Austrian physician and founder of psychoanalysis
The 20th century has seen a revolution in our attitudes to mental problems. A hundred years ago children and adults with mental health problems were often abandoned in institutions where little or no treatment was available. People had little idea of how the mind worked or why some people suffered from mental problems. Many still believed that madness was the work of evil spirits, or that unconventional behaviour that would barely raise an eyebrow today was a symptom of insanity. The fact that we have a better understanding today, and that there is a range of treatments and strategies for dealing with these problems, is largely due to the pioneering work of a remarkable man, Sigmund Freud. Freud showed us that the human mind is like an iceberg – our conscious mind is only visible tip, with the unconscious mind below the surface, exerting a hidden influence on our thoughts and actions. Freud believed that dreams, slips of the tongue and unconscious actions, such as fidgeting, are all messages from the subconscious. He emphasised the importance of childhood experiences in creating our personalities, and the commonness of much human behaviour hitherto regarded as abnormal. He based his theories on the human mind on observation of his patients.
His work created a considerable stir. For one thing his revelations about the hidden emotions, wishes and thoughts that influence human behaviour opened up valuable new insights into human personality. Secondly, in a prudish era, Freud’s insistence on the powerful influence of sexual feelings throughout human life was both shocking and attractive to the general public. Although some of Freud’s ideas have been superceded, many have become part of our everyday thinking about personality, and his was the first step towards a better understanding of the human mind and it problems. Freud was the first to suggest a “talking cure”, encouraging patients to talk about their difficulties and experiences, uncovering memories and feelings that have played a part in causing the mental condition affecting them. Freud called this process “psycho-analysis”, and it has influenced generations of psychiatrists, counsellors and therapists.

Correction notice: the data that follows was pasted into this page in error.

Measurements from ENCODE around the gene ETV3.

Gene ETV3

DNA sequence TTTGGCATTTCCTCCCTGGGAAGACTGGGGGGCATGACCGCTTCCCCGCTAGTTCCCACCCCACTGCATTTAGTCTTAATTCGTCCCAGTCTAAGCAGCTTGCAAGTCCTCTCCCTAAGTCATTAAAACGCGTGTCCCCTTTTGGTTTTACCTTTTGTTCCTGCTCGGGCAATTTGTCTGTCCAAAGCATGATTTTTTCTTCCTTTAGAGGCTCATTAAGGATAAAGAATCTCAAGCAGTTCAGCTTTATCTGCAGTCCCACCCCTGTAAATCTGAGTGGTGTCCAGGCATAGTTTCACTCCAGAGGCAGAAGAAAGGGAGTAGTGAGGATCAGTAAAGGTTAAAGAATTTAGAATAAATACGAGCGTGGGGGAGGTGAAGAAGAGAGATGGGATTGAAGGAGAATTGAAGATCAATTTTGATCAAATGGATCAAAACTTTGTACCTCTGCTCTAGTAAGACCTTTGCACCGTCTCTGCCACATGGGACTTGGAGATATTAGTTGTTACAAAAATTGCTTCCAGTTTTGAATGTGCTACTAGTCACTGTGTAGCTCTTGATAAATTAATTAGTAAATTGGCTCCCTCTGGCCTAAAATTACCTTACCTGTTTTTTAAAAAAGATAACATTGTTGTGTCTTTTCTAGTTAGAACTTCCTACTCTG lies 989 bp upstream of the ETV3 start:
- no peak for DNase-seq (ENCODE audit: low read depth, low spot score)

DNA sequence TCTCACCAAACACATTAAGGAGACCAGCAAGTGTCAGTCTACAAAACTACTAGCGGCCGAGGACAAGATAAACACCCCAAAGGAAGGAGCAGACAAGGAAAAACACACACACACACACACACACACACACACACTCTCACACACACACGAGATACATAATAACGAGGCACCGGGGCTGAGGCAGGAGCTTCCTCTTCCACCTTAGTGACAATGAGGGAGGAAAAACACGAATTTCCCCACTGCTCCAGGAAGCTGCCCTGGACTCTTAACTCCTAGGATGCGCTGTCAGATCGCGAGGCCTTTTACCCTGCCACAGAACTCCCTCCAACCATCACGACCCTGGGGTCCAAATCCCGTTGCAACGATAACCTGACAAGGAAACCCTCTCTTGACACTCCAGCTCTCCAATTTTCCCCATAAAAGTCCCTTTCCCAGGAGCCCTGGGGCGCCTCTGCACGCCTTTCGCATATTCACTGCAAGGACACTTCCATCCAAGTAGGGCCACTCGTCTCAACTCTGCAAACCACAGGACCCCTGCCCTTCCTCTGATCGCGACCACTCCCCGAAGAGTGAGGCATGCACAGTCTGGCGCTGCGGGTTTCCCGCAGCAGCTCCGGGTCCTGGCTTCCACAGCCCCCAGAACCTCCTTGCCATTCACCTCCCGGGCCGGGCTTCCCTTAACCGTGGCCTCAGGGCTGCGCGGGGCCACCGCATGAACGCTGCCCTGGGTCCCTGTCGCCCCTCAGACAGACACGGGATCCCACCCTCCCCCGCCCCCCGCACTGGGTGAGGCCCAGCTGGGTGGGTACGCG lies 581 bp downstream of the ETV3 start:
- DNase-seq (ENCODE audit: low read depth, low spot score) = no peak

Freud did not believe in god/s or an afterlife. In his book The Future of an Illusion he wrote: “If after this survey of the nature of illusions and delusions, we turn again to religious doctrines, we may reiterate that they are all illusions, they do not admit of proof, and no one can be compelled to consider them true or to believe in them. They are improbable, incompatible with everything we have laboriously discovered about the reality of the world … In the long run, nothing can withstand reason and experience, and the contradiction religion offers to both is only too palpable.”
Sigmund Freud was one of the many distinguished people forced to flee from Nazi Germany. He found refuge in the United Kingdom in 1938. The house where he lived in Hampstead in NW London is now the Freud Museum. He became an Honorary Associate of the RPA (Rationalist Press Association) which published a magazine and books on Humanism and associated subjects.